Three superb sounding, PRISTINE looking Deutsche Grammophon Import LPs.
These mid ’70s DG recordings are excellent. Some of the recordings in this set sound better than others, but they are all at least very good and a number are superb.
What IS consistent in this set is the quality of the performances. You will have a hard time finding better Haydn on record. The Military Symphony (#100) and The Clock (#101) are especially good. Those also happen to be two of my favorite Haydn symphonies.
DEMO QUALITY SOUND! This is the best sounding Toy symphony you will ever hear!
I discovered how good this Japanese EMI Soundphile Series recording is almost 20 years ago. In that time I can say that I think I may have run across at most two other copies. This is a tough one to find!
But it’s worth the effort, because all the little toys that play along with the music just JUMP out of the speakers. The recording is so transparent and the toys are so well miked it’s like hearing this work for the first time, or live.
This album can easily become a favorite Demo Disc — it has that kind of “you-are-there” sound. This recording was made at Abbey Road in 1976 under the direction of the two Christophers. Perhaps that accounts for the quality of the recording. The Eine Kleine on side two is also very nice, although I wouldn’t say it’s world class the way The Toy Symphony is.
This White Hot Stamper side two (Symphony 90) is some of the BEST SOUND we have ever heard for any Haydn Symphony, and recently we heard some awfully good ones such as those performed by Dorati for Mercury. I rank these performances right up there with Dorati’s, and on this side two I would have to say that the sound found on this early Westminster pressing (WST 17043) is EVEN BETTER than the sound of that Hot Stamper Merc. This pressing is nothing short of SUPERB in every way. Who knew? (more…)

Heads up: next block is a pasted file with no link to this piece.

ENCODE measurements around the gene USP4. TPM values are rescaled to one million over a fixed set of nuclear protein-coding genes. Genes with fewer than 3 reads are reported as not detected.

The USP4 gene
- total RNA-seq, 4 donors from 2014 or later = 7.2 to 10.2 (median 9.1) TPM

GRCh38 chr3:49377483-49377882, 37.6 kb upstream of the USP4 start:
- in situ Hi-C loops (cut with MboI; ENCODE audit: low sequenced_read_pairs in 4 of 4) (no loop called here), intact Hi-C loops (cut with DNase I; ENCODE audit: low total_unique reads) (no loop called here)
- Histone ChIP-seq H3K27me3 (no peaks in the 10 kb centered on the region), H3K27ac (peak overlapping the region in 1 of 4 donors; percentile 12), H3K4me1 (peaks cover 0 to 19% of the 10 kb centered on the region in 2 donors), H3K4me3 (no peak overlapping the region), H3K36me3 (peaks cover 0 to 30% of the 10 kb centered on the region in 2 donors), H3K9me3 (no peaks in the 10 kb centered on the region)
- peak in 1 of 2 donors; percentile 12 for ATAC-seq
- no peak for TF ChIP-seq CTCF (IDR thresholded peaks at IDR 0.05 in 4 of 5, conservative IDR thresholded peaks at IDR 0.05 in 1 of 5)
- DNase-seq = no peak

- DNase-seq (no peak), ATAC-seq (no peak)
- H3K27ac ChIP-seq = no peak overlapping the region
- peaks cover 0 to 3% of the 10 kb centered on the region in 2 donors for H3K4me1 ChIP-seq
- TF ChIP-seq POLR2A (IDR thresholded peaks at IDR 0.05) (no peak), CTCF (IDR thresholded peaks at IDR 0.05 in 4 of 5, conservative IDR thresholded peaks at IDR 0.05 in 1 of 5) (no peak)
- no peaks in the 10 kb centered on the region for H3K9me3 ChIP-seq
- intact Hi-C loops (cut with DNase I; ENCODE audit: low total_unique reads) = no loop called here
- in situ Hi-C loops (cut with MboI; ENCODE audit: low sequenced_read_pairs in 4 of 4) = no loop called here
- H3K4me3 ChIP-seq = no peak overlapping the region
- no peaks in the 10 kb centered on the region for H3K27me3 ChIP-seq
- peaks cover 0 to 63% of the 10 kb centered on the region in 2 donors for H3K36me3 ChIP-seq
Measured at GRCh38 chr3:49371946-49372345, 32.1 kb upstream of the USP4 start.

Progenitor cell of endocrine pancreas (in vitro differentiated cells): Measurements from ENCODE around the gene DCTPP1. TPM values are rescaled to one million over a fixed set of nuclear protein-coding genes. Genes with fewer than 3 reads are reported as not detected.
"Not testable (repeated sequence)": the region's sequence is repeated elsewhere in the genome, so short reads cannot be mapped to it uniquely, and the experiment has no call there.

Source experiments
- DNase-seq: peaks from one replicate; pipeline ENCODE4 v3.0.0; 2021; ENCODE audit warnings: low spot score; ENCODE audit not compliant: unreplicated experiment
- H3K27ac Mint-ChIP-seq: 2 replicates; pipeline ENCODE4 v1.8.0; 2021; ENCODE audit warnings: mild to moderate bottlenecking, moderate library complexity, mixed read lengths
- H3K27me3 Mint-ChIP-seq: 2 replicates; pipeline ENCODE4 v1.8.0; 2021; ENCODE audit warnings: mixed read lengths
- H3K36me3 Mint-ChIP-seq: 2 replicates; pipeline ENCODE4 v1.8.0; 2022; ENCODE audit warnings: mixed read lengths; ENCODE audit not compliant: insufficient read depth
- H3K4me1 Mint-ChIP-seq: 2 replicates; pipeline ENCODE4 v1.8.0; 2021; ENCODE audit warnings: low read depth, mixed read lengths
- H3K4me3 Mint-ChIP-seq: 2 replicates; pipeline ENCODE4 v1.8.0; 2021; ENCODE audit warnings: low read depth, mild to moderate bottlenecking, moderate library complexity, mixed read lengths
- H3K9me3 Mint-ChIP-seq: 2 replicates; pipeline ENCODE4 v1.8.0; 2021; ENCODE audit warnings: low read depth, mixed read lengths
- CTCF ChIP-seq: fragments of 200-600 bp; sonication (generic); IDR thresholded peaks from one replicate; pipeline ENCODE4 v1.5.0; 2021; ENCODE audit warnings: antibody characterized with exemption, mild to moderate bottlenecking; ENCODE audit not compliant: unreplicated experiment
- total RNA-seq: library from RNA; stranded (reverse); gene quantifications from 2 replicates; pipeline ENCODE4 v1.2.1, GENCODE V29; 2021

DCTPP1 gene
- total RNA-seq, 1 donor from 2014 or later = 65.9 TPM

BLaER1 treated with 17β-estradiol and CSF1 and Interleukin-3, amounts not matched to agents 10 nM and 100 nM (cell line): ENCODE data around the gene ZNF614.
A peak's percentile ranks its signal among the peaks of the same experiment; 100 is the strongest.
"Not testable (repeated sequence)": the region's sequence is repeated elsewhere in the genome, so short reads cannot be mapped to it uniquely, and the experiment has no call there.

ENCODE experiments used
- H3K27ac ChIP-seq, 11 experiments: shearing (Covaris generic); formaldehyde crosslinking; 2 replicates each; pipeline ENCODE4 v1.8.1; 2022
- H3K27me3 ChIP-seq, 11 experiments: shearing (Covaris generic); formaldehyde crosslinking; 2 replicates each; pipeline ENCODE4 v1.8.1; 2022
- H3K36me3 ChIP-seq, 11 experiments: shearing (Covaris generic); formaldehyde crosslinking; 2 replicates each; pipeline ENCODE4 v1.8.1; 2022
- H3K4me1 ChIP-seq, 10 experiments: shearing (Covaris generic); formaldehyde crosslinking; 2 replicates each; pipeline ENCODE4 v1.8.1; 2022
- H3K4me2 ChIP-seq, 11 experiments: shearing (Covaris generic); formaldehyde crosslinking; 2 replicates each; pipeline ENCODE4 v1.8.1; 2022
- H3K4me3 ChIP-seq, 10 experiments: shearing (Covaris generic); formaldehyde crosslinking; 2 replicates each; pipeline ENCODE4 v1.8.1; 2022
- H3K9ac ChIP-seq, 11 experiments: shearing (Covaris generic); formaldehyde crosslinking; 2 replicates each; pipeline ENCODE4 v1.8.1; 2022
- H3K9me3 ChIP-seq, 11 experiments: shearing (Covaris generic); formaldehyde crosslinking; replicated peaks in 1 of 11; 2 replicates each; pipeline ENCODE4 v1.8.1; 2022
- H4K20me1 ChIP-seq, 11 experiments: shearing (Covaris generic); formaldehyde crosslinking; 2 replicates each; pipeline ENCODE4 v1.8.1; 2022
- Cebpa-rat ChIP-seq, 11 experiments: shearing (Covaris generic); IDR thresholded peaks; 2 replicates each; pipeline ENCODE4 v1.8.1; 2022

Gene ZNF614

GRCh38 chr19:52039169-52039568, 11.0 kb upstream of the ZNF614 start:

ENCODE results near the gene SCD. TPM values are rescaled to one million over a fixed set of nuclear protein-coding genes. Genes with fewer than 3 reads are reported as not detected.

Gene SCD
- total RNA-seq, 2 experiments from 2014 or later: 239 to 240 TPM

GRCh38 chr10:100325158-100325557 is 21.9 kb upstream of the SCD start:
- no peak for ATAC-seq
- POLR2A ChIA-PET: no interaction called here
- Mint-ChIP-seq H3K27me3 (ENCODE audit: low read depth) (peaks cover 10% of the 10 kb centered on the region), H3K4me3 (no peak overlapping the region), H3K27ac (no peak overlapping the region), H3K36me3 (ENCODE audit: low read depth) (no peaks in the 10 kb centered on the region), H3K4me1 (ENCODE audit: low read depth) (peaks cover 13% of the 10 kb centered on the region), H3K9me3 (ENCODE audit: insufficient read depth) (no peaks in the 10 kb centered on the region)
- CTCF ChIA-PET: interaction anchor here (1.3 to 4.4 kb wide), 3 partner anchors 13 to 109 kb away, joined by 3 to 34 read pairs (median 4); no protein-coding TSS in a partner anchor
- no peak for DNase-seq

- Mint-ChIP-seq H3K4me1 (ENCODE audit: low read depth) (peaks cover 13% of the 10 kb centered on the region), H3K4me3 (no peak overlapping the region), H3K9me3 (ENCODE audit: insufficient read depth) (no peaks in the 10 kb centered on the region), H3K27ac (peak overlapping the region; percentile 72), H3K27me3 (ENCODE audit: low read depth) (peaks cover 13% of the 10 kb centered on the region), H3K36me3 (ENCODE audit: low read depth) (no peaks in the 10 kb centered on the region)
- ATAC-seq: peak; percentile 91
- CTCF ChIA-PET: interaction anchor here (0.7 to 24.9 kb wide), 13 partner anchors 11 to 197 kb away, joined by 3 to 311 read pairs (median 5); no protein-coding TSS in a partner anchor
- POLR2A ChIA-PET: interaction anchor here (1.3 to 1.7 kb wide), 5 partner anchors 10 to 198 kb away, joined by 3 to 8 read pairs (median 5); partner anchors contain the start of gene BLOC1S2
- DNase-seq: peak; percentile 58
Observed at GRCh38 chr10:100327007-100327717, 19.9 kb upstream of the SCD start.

The New York Times review for these performances called them “matchless” and we see no reason to disagree! With Super Hot Stamper sound for No. 100, “Military”, we’re confident you will have a very hard time finding better sound and music from Haydn than is found on this original Black Label Vanguard Stereophonic Demonstration Disc.
Side one, containing Symphony No. 100, “Military”, is smooth and rich and full of tubey magic, the kind of analog sound that has not been recorded for more than thirty years. Because the top end is not boosted and phony like most audiophile pressings, you can play a record like this at much more realistic levels without fatigue or harshness. Try that with the average Reference or Telarc.(more…)
This is a Minty 1976 EMI British Import LP with very good sound and ENCHANTING music. The vinyl is very quiet. Haydn’s cello concertos are engaging and relaxing at the same time. The sound is quite good for EMI — it seems to fit this music perfectly (although more top end would have been nice). The tone of the cello is exquisite.
The sound on the record is excellent. It was engineered by Mark Levinson, on special equipment designed to create virtually noiseless ultra-low-distortion master tapes, without noise-reduction systems. It’s mastered by Robert Ludwig.